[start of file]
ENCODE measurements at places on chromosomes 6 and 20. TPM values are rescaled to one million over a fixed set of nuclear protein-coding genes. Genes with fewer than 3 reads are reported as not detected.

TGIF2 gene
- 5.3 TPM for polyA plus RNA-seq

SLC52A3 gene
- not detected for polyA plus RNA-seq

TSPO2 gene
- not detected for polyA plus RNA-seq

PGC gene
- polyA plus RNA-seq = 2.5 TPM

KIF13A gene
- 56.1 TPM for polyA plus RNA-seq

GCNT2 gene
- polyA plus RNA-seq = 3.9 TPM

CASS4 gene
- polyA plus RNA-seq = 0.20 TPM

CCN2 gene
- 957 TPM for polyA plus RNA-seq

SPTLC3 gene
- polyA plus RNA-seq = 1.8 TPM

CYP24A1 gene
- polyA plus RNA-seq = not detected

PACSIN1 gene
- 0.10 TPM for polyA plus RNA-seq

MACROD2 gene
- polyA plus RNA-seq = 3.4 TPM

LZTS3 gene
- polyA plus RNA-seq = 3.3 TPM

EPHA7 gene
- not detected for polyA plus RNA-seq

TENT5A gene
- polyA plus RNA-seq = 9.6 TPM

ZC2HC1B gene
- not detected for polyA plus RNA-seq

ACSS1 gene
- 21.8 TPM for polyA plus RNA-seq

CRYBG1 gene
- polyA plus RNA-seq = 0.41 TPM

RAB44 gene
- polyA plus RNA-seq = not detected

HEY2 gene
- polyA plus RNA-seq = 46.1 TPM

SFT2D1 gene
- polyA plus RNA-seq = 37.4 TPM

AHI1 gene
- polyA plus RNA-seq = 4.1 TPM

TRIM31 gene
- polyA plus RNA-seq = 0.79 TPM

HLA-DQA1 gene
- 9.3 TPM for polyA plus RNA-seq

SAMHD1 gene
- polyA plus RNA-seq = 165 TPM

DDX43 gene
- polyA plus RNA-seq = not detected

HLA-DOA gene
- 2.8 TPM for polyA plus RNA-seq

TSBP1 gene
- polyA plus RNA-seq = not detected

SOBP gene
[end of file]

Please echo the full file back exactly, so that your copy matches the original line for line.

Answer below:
ENCODE measurements at places on chromosomes 6 and 20. TPM values are rescaled to one million over a fixed set of nuclear protein-coding genes. Genes with fewer than 3 reads are reported as not detected.

TGIF2 gene
- 5.3 TPM for polyA plus RNA-seq

SLC52A3 gene
- not detected for polyA plus RNA-seq

TSPO2 gene
- not detected for polyA plus RNA-seq

PGC gene
- polyA plus RNA-seq = 2.5 TPM

KIF13A gene
- 56.1 TPM for polyA plus RNA-seq

GCNT2 gene
- polyA plus RNA-seq = 3.9 TPM

CASS4 gene
- polyA plus RNA-seq = 0.20 TPM

CCN2 gene
- 957 TPM for polyA plus RNA-seq

SPTLC3 gene
- polyA plus RNA-seq = 1.8 TPM

CYP24A1 gene
- polyA plus RNA-seq = not detected

PACSIN1 gene
- 0.10 TPM for polyA plus RNA-seq

MACROD2 gene
- polyA plus RNA-seq = 3.4 TPM

LZTS3 gene
- polyA plus RNA-seq = 3.3 TPM

EPHA7 gene
- not detected for polyA plus RNA-seq

TENT5A gene
- polyA plus RNA-seq = 9.6 TPM

ZC2HC1B gene
- not detected for polyA plus RNA-seq

ACSS1 gene
- 21.8 TPM for polyA plus RNA-seq

CRYBG1 gene
- polyA plus RNA-seq = 0.41 TPM

RAB44 gene
- polyA plus RNA-seq = not detected

HEY2 gene
- polyA plus RNA-seq = 46.1 TPM

SFT2D1 gene
- polyA plus RNA-seq = 37.4 TPM

AHI1 gene
- polyA plus RNA-seq = 4.1 TPM

TRIM31 gene
- polyA plus RNA-seq = 0.79 TPM

HLA-DQA1 gene
- 9.3 TPM for polyA plus RNA-seq

SAMHD1 gene
- polyA plus RNA-seq = 165 TPM

DDX43 gene
- polyA plus RNA-seq = not detected

HLA-DOA gene
- 2.8 TPM for polyA plus RNA-seq

TSBP1 gene
- polyA plus RNA-seq = not detected

SOBP gene